Prevalence and characteristics of HPV vaccine hesitancy among parents of adolescents across the US

Peter G. Szilagyi, Christina S. Albertin, Dennis Gurfinkel, Alison W. Saville, Sitaram Vangala, John D. Rice, Laura Helmkamp, Gregory D. Zimet, Rebecca Valderrama, Abigail Breck, Cynthia M. Rand, Sharon G. Humiston, Allison Kempe

Research output: Contribution to journalArticle


Background: While many clinicians encounter parents or adolescents who refuse HPV vaccine, little is known about the prevalence of hesitancy for HPV vaccine nationally or its association with vaccination. Methods: In April 2019, we surveyed families with adolescents 11–17 years using a national online panel (Knowledge Panel®) as the sampling frame. We assessed the prevalence of HPV vaccine hesitancy with the validated 9-item Vaccine Hesitancy Scale (VHS). We used multivariate analyses to assess demographic factors associated with HPV vaccine hesitancy. We also assessed practical barriers to receipt of HPV vaccine and the relationship between barriers and hesitancy. Finally, we evaluated the association between both HPV vaccine hesitancy and practical barriers on HPV vaccine receipt or refusal. Results: 2,177 parents out of 4,185 sampled (52%) completed the survey, 2,020 qualified (lived with adolescent). Using a VHS cut-off score > 3 out of 5 points, 23% of US parents were hesitant about HPV vaccine. Hesitancy was lower among those with Hispanic ethnicity. At least one out of five parents disagreed that the HPV vaccine is beneficial for their adolescent, that the vaccine is effective, protects against HPV-related cancers, or that they followed their adolescent's health-care provider's recommendation about the vaccine. Many were concerned about vaccine side effects and the novelty of the vaccine. Adolescents living with vaccine-hesitant parents were less than one-third as likely to have received the vaccine (RR = 0.29, 95% CI 0.24, 0.35) or completed the vaccine series (RR = 0.29, 95% CI 0.23, 0.36), and were 6-fold more likely to have refused the vaccine because of parental vaccine-related concerns (RR = 6.09, 95% CI = 5.26, 7.04). Most practical barriers were independently associated with vaccine receipt but not with vaccine refusal. Conclusions: HPV vaccine hesitancy is common nationally and strongly related to both under-vaccination and vaccine refusal.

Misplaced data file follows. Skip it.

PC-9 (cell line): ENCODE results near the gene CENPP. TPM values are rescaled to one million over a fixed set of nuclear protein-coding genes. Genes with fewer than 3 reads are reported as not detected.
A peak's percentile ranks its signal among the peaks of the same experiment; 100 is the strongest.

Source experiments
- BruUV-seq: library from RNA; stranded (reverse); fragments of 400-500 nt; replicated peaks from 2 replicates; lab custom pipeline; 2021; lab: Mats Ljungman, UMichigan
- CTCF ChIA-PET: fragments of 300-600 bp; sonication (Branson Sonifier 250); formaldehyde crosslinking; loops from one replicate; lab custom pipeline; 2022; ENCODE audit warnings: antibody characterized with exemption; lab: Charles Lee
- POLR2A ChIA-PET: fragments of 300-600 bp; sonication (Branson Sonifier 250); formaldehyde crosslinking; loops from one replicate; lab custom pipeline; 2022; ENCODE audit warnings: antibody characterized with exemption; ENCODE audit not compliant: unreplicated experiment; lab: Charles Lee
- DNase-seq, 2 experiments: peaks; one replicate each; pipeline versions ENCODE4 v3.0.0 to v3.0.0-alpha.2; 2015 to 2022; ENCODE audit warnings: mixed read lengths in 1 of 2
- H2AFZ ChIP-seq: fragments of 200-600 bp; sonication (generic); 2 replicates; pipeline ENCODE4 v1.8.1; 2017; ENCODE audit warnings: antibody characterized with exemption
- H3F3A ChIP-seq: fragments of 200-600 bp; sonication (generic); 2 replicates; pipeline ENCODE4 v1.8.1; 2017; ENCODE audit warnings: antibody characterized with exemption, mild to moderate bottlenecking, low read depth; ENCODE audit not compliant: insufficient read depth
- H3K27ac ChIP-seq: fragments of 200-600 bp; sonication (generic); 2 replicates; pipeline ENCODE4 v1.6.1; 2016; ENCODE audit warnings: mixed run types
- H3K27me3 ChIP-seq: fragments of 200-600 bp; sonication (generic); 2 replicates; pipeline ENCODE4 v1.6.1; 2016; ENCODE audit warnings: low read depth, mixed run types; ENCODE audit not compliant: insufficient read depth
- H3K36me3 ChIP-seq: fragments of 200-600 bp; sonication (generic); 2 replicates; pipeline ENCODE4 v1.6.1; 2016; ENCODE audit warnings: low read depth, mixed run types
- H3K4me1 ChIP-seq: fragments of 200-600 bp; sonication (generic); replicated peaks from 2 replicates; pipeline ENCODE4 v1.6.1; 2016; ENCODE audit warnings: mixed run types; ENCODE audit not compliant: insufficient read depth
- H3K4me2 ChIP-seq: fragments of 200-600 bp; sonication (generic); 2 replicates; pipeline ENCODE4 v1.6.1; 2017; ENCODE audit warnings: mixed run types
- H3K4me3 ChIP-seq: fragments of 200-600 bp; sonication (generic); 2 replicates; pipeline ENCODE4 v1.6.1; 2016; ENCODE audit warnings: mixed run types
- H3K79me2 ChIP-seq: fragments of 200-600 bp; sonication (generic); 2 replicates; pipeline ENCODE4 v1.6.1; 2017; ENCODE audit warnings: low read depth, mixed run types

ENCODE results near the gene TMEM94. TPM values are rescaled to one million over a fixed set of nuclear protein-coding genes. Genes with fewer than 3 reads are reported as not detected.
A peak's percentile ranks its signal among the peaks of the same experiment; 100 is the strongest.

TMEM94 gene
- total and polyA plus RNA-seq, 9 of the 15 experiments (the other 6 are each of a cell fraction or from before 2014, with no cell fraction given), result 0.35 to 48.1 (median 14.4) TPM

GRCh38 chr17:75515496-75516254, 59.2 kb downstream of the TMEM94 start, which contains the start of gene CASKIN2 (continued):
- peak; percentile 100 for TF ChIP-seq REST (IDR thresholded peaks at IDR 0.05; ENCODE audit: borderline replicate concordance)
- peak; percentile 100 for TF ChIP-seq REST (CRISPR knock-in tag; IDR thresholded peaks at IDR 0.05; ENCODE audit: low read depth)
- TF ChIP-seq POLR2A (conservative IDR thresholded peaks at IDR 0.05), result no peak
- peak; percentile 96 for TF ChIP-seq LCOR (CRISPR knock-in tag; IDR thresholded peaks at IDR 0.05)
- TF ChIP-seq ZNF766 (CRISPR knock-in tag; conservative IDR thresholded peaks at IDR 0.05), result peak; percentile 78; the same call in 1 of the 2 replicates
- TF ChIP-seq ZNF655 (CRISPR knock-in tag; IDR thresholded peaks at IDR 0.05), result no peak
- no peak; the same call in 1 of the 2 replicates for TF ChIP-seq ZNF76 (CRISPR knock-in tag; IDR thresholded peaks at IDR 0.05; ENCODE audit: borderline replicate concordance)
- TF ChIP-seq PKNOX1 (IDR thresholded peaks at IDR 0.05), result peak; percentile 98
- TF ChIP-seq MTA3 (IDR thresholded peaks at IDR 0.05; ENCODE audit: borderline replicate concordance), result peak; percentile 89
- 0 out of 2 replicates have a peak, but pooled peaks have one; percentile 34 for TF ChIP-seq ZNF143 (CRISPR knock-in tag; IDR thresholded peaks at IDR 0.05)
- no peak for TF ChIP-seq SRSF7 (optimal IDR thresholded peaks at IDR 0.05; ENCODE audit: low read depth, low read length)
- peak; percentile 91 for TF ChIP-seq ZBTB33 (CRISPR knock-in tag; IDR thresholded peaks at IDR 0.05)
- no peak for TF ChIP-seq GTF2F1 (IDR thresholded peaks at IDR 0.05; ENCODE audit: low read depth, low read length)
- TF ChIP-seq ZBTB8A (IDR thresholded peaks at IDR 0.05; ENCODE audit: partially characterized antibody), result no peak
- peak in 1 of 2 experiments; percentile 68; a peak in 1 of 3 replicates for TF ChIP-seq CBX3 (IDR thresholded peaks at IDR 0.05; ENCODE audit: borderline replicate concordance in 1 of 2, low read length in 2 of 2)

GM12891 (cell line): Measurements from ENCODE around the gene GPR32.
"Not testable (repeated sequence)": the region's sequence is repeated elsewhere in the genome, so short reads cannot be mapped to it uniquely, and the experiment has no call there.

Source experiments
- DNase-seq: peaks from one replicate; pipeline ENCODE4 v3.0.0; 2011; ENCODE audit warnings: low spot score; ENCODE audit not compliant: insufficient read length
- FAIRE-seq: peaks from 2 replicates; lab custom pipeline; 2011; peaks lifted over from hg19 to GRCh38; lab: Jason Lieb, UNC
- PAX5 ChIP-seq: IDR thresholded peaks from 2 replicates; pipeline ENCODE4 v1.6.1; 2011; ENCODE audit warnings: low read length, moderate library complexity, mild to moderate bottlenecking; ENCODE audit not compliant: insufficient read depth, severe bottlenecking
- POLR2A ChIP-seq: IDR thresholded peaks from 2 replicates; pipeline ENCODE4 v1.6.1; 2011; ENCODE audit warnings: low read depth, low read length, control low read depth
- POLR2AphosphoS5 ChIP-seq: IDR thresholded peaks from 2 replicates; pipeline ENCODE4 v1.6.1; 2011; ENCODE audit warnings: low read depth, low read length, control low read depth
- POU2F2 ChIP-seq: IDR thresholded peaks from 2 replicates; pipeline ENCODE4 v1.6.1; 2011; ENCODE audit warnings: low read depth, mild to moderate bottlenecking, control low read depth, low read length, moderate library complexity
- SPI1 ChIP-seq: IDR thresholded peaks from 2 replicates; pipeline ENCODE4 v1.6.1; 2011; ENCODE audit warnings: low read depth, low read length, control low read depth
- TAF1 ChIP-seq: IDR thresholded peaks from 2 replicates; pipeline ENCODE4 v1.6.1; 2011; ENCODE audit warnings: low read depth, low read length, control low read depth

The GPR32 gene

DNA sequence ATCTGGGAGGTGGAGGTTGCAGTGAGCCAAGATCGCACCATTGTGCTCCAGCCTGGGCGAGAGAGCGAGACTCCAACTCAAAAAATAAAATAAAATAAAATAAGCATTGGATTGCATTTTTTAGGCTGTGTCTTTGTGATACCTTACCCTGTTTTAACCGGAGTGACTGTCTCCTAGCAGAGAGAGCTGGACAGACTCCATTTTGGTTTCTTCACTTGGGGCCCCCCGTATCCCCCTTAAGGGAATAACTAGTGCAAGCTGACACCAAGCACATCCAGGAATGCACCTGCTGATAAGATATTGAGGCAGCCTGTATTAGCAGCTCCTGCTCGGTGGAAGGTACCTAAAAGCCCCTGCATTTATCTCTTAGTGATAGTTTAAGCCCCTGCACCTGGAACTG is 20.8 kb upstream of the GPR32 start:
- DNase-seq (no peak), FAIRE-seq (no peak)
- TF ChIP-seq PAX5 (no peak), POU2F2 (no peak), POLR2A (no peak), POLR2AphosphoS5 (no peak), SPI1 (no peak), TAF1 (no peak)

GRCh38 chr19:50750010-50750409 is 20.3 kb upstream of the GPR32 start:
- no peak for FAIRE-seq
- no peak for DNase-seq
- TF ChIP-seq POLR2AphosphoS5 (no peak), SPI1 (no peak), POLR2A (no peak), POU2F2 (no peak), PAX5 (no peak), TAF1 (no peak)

Original languageEnglish (US)
Pages (from-to)6027-6037
Number of pages11
Issue number38
StatePublished - Aug 27 2020


  • HPV vaccine
  • Vaccine hesitancy

ASJC Scopus subject areas

  • Molecular Medicine
  • Immunology and Microbiology(all)
  • veterinary(all)
  • Public Health, Environmental and Occupational Health
  • Infectious Diseases

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    Szilagyi, P. G., Albertin, C. S., Gurfinkel, D., Saville, A. W., Vangala, S., Rice, J. D., Helmkamp, L., Zimet, G. D., Valderrama, R., Breck, A., Rand, C. M., Humiston, S. G., & Kempe, A. (2020). Prevalence and characteristics of HPV vaccine hesitancy among parents of adolescents across the US. Vaccine, 38(38), 6027-6037.